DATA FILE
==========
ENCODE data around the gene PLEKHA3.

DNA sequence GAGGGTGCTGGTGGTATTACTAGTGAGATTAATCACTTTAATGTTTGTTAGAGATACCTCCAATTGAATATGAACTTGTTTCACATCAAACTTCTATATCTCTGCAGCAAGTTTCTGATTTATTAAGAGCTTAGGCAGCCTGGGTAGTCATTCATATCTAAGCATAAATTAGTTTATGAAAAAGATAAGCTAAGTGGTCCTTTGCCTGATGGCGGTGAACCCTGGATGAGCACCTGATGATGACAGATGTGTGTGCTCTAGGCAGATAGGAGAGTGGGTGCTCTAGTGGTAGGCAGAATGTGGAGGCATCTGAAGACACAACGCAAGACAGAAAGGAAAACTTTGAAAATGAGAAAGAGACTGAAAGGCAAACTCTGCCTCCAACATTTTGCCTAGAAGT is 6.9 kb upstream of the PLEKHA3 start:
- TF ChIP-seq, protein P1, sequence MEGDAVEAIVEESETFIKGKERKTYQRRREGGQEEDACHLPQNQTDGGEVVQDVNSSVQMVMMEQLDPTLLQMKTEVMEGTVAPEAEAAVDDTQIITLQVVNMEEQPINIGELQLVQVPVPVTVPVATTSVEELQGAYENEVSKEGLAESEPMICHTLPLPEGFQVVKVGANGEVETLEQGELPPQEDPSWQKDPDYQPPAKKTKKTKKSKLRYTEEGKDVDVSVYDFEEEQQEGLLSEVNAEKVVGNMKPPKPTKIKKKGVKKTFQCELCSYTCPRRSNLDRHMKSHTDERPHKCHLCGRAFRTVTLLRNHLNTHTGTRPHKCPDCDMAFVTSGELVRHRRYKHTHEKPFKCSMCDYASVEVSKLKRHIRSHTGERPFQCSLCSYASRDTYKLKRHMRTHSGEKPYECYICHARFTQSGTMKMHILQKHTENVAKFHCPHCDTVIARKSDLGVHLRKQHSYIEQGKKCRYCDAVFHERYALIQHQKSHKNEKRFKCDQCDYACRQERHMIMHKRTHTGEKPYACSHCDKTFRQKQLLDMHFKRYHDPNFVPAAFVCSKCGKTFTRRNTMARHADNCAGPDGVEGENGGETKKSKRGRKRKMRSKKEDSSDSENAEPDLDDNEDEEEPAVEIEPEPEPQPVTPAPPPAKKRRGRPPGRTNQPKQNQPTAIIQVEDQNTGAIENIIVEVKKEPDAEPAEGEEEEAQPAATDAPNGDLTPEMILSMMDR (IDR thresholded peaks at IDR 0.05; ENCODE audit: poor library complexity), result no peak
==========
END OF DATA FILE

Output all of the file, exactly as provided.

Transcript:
ENCODE data around the gene PLEKHA3.

DNA sequence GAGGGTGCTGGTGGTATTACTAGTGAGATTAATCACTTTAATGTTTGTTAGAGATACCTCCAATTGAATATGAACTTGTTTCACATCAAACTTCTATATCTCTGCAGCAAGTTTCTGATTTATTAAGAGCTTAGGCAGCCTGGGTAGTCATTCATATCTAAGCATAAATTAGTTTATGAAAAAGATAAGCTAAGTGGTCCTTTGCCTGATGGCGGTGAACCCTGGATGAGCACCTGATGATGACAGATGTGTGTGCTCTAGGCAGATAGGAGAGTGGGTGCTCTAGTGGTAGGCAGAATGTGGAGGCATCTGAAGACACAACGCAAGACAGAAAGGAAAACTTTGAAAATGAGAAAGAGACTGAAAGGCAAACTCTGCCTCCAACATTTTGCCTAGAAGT is 6.9 kb upstream of the PLEKHA3 start:
- TF ChIP-seq, protein P1, sequence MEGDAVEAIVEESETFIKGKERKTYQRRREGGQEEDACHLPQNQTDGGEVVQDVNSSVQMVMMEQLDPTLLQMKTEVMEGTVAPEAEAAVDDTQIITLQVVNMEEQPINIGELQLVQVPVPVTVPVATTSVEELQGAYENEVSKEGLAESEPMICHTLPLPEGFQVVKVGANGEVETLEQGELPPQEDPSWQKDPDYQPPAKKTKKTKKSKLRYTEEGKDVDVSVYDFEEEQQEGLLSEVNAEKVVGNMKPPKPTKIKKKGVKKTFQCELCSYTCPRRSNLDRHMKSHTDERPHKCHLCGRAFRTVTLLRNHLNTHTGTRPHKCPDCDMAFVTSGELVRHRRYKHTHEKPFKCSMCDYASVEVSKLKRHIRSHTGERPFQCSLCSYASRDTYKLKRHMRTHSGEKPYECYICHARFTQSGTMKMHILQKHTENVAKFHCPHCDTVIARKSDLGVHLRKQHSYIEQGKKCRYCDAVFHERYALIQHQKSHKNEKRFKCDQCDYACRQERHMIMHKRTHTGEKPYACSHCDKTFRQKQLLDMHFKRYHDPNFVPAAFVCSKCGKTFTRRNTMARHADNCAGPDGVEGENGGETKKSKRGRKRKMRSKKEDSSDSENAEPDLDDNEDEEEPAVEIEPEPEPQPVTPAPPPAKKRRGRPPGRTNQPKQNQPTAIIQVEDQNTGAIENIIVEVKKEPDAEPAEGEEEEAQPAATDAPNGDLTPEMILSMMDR (IDR thresholded peaks at IDR 0.05; ENCODE audit: poor library complexity), result no peak